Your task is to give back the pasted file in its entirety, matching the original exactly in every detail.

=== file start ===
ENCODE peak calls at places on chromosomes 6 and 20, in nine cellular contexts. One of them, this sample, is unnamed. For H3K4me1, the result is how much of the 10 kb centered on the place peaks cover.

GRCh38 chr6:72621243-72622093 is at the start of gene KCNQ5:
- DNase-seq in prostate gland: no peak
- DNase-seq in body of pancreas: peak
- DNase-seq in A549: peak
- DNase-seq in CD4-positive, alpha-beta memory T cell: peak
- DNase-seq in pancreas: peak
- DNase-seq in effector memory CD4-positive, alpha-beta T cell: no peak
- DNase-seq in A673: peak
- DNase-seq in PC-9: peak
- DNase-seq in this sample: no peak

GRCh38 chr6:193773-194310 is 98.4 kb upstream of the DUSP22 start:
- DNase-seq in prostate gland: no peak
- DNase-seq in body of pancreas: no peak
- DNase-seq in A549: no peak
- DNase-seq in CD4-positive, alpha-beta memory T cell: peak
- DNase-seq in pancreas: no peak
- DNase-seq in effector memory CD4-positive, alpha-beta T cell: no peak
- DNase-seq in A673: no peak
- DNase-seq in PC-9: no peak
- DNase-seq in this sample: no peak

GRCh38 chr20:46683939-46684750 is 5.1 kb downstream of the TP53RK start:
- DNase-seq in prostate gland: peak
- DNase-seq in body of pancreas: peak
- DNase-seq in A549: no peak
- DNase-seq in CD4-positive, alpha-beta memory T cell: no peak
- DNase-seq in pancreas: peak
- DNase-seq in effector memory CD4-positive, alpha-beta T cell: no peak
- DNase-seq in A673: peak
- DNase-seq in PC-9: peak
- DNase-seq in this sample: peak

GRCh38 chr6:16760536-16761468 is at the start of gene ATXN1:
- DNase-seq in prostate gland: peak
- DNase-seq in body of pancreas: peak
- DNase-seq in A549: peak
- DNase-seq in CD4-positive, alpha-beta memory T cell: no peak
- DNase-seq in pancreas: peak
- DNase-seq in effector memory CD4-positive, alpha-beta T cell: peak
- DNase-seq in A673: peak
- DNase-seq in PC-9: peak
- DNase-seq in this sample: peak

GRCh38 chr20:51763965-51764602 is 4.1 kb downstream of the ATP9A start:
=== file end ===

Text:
ENCODE peak calls at places on chromosomes 6 and 20, in nine cellular contexts. One of them, this sample, is unnamed. For H3K4me1, the result is how much of the 10 kb centered on the place peaks cover.

GRCh38 chr6:72621243-72622093 is at the start of gene KCNQ5:
- DNase-seq in prostate gland: no peak
- DNase-seq in body of pancreas: peak
- DNase-seq in A549: peak
- DNase-seq in CD4-positive, alpha-beta memory T cell: peak
- DNase-seq in pancreas: peak
- DNase-seq in effector memory CD4-positive, alpha-beta T cell: no peak
- DNase-seq in A673: peak
- DNase-seq in PC-9: peak
- DNase-seq in this sample: no peak

GRCh38 chr6:193773-194310 is 98.4 kb upstream of the DUSP22 start:
- DNase-seq in prostate gland: no peak
- DNase-seq in body of pancreas: no peak
- DNase-seq in A549: no peak
- DNase-seq in CD4-positive, alpha-beta memory T cell: peak
- DNase-seq in pancreas: no peak
- DNase-seq in effector memory CD4-positive, alpha-beta T cell: no peak
- DNase-seq in A673: no peak
- DNase-seq in PC-9: no peak
- DNase-seq in this sample: no peak

GRCh38 chr20:46683939-46684750 is 5.1 kb downstream of the TP53RK start:
- DNase-seq in prostate gland: peak
- DNase-seq in body of pancreas: peak
- DNase-seq in A549: no peak
- DNase-seq in CD4-positive, alpha-beta memory T cell: no peak
- DNase-seq in pancreas: peak
- DNase-seq in effector memory CD4-positive, alpha-beta T cell: no peak
- DNase-seq in A673: peak
- DNase-seq in PC-9: peak
- DNase-seq in this sample: peak

GRCh38 chr6:16760536-16761468 is at the start of gene ATXN1:
- DNase-seq in prostate gland: peak
- DNase-seq in body of pancreas: peak
- DNase-seq in A549: peak
- DNase-seq in CD4-positive, alpha-beta memory T cell: no peak
- DNase-seq in pancreas: peak
- DNase-seq in effector memory CD4-positive, alpha-beta T cell: peak
- DNase-seq in A673: peak
- DNase-seq in PC-9: peak
- DNase-seq in this sample: peak

GRCh38 chr20:51763965-51764602 is 4.1 kb downstream of the ATP9A start: